aka The Lifeforce Experiment
Director – Piers Haggard, Screenplay – Mike Hodges & Gerard MacDonald, Based on the Short Story by Daphne du Maurier, Producer – Nicholas Claremont, Photography – Peter Renison, Music’– Osvaldo Montes, Visual Effects – Hybride Technologies (Supervisor – Georges Jardon), Special Effects Supervisor – Ryal Cosgrove, Production Design – John Meighen. Production Company – Lillian Gallo Entertainment/Filmline International/Screen Partners/Astral Film Enterprises.
Mimi Kuzyk (Jessica Saunders), Donald Sutherland (Dr Mac MacLean), Corin Nemec (Ken Ryan), Vlasta Vrana (Dr Robbie Allman), Hayley Reynolds (Niki Janus), Miguel Fernandes (George T. Cornwall), Michael Rudder (Woody Gifford), Bronwen Mantel (Gaylene Janus), Peter Colvey (Victor Janus), Michael Reynolds (Jack Aspect)
Jessica Saunders, a novice CIA agent with no field experience, is given a cover as a computer programmer and sent to work for Dr MacLean and report back on his activities. She soon learns that MacLean is conducting experiments to tap the energy of the dead. He shows her the experiments he is conducting with the young psychic child Niki. Jessica then learns that the culmination of MacLean’s experiment will be trapping the soul of his leukaemic lab assistant Ken as he dies in order to explore the afterlife.
Based on a short story that was published in 1966 by Daphne du Maurier, the author best known for Rebecca (1938), The Breakthrough/The Lifeforce Experiment is that rarity among science-fiction films – a film that fails through having good ideas.
The idea of a scientific quest to tap psychic energy and to scientifically examine the afterlife using somebody whose spirit has been held back from departing has a grand scope to it, even if the film’s idea feels more like a combination of Flatliners (1990) and the Edgar Allan Poe short story The Facts in the Case of M. Valdemar (1845). Equally good are many of the incidental – if not entirely well integrated – ideas packed around the edges of the story – the eerie scenes where Donald Sutherland taps computer commands telling the guard dog and Niki what to do, or the scene where Corin Nemec and Hayley Reynolds share a consensual dream under hypnosis.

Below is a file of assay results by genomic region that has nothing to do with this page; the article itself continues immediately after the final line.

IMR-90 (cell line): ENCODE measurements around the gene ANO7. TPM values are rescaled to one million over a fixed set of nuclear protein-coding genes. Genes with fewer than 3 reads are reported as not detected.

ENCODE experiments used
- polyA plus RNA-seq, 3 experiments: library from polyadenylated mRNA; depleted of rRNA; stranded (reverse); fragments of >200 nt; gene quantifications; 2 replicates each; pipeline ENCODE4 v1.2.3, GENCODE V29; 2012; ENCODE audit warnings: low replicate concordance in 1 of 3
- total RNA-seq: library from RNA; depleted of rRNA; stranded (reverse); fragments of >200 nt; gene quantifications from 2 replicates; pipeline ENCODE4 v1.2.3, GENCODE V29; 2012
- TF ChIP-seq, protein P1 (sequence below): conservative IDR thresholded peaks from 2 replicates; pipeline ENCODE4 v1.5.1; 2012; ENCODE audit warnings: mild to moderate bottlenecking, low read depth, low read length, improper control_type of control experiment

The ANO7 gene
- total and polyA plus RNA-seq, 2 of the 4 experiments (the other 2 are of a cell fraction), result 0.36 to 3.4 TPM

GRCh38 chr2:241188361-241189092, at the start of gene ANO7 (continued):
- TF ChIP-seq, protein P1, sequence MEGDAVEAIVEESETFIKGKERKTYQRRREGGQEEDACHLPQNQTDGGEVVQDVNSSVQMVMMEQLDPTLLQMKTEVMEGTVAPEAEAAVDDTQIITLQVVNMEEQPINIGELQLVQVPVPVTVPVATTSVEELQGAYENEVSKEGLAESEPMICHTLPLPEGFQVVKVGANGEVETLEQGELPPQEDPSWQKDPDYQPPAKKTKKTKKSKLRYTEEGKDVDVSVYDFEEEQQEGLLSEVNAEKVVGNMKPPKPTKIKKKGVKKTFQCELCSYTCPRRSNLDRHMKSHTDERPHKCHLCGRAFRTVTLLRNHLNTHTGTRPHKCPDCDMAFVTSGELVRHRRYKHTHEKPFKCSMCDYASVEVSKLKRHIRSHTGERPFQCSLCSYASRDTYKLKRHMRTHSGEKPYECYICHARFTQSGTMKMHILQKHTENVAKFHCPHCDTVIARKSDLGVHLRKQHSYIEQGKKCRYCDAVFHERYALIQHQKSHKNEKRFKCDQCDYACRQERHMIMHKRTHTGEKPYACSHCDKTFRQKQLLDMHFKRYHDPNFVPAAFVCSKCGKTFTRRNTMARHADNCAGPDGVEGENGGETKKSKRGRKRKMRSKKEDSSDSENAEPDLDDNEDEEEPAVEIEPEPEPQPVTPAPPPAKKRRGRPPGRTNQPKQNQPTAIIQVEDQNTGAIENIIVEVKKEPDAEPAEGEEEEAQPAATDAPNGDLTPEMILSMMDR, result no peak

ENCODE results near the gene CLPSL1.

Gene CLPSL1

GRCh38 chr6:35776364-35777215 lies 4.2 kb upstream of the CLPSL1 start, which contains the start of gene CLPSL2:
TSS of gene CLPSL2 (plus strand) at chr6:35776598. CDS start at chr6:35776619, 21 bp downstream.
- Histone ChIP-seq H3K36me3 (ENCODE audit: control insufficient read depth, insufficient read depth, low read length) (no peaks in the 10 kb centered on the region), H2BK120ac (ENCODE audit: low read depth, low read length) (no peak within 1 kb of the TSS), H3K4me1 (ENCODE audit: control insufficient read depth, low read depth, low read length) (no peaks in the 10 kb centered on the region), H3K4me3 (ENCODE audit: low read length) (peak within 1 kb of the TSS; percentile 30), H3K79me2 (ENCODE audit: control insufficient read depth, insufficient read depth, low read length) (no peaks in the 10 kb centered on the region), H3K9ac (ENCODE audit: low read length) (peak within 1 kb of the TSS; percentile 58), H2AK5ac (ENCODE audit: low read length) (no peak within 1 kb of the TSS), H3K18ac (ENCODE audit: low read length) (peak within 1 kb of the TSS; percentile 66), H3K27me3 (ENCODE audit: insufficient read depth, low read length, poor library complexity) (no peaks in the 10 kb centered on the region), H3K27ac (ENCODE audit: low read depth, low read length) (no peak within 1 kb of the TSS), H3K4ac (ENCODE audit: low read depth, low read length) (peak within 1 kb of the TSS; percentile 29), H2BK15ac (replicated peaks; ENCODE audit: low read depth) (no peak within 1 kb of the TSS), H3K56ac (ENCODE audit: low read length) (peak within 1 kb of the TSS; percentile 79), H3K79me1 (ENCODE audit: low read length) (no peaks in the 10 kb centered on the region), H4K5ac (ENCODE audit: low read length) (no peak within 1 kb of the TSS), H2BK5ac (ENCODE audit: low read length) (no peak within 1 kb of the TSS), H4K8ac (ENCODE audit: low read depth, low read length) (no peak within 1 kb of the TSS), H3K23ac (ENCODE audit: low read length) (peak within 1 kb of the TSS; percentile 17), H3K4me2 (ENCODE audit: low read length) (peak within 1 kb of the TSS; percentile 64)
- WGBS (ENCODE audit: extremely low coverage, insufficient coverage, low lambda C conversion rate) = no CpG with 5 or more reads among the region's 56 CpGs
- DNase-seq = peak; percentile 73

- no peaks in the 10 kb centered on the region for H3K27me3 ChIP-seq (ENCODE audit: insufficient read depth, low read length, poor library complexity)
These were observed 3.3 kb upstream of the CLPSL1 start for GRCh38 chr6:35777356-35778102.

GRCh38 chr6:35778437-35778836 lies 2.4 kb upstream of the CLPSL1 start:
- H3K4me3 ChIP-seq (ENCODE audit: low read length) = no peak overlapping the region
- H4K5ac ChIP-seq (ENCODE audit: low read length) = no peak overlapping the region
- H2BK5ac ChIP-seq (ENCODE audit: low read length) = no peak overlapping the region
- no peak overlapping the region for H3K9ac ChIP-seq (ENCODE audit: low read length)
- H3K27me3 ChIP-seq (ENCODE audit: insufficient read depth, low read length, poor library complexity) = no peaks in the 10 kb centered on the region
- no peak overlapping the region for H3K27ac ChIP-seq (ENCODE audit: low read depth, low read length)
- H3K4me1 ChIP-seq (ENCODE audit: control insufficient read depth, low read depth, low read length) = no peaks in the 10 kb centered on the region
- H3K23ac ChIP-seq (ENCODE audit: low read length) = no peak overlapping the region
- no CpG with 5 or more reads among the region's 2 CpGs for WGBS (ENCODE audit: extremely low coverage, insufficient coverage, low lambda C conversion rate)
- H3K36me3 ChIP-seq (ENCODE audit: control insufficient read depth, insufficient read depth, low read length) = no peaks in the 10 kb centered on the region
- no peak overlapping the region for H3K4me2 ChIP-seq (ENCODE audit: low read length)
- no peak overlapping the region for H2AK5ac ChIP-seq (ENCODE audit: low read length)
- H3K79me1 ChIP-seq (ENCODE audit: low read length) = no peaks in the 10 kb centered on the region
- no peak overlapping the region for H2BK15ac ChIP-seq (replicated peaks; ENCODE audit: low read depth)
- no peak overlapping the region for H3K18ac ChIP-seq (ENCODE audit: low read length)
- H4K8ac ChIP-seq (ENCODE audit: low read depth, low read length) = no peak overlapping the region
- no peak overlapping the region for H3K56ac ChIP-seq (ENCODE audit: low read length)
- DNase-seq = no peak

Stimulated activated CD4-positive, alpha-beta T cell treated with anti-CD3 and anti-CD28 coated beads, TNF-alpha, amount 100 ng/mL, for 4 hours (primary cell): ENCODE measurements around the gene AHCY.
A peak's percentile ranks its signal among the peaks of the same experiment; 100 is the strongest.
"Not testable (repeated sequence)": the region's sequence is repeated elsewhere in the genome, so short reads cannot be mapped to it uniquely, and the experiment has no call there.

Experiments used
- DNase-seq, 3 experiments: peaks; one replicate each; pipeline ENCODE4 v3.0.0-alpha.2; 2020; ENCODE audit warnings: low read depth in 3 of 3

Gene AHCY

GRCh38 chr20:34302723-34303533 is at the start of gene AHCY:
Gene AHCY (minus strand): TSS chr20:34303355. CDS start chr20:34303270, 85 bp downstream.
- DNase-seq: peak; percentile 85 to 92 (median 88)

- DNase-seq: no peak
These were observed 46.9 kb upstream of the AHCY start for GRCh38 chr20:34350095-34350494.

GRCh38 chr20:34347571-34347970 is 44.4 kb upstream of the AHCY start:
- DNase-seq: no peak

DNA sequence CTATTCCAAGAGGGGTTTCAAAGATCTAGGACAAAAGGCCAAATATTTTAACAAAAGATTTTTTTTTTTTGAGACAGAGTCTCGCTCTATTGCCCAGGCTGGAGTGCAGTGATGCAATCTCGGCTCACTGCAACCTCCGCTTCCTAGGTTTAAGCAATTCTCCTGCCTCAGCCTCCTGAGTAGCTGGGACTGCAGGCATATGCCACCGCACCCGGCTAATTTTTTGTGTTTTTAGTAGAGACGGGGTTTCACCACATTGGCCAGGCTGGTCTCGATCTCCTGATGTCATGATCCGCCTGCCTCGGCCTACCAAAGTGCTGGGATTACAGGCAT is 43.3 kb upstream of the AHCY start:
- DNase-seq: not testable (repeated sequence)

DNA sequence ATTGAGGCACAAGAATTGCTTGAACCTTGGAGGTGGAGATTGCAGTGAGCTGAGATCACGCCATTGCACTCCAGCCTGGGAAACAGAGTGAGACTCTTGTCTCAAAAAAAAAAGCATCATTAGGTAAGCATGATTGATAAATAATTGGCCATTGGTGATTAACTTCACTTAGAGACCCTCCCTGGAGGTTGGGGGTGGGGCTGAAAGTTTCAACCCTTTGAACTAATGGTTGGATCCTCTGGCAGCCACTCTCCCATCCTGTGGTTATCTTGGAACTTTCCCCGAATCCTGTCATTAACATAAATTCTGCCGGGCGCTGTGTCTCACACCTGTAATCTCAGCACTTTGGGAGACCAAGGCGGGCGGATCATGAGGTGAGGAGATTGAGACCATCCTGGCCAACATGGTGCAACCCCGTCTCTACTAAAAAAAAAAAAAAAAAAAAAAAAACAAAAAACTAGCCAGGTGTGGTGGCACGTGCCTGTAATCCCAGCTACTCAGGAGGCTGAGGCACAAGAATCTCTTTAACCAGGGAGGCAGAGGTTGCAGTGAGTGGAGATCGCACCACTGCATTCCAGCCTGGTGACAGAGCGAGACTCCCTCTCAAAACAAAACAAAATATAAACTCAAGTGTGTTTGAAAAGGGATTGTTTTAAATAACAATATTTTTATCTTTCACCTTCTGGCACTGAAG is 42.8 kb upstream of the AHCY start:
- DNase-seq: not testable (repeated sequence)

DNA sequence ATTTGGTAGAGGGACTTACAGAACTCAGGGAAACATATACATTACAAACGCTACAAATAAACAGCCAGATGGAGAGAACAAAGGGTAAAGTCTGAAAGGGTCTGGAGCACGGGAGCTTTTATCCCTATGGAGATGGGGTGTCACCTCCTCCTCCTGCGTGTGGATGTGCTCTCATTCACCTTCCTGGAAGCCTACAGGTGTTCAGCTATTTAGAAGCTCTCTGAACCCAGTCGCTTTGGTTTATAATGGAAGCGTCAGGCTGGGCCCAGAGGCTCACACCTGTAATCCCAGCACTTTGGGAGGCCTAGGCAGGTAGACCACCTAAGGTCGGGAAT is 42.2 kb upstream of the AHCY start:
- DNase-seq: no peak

The ideas unfortunately fall flat through, for once, not being given the spectacular Hollywood razzle-dazzle treatment. The images of Corin Nemec’s soul not very well optically inserted as it travels through a glowing tunnel and only seen on a video monitor (with the same piece of film being used several times over) is a considerably underwhelming depiction of such a grandiose idea as travel into the afterlife. The story almost cries out for the vision of vast CGI tunnels of light stretching between Heaven and Earth, angelic beings in white light or the humanist equivalent of such. Similarly, the outbreak of poltergeist activity is a scene that falls flat due to the complete absence of wonder engendered by the cheap effects.
All that the film has to fall back on is the stolid prosaicism of the story, which is rendered at a slow and dull pace. Even the story eventually falls prey to a lack of conceptual courage and winds everything up on a dreadfully trite ending where it is decided that there are some things that governments should not be allowed to get their hands on and the laboratory is allowed to go up in an explosion.
The Breakthrough/The Lifeforce Experiment was a British-Canadian production, shot in Canada. Director Piers Haggard is the grandson of adventure writer H. Rider Haggard, the author of the adventure novels King Solomon’s Mines (1885) and She (1887). Piers Haggard has made a handful of other genre works including the occult film Blood on Satan’s Claw (1971), the tv mini-series of Dennis Potter’s Pennies from Heaven (1978), Quatermass/The Quatermass Conclusion (1979), the spoofy The Fiendish Plot of Dr Fu Manchu (1980) and Venom (1982). The film is also co-written by British director Mike Hodges, best known for films like Get Carter (1971), The Terminal Man (1974) and Flash Gordon (1980).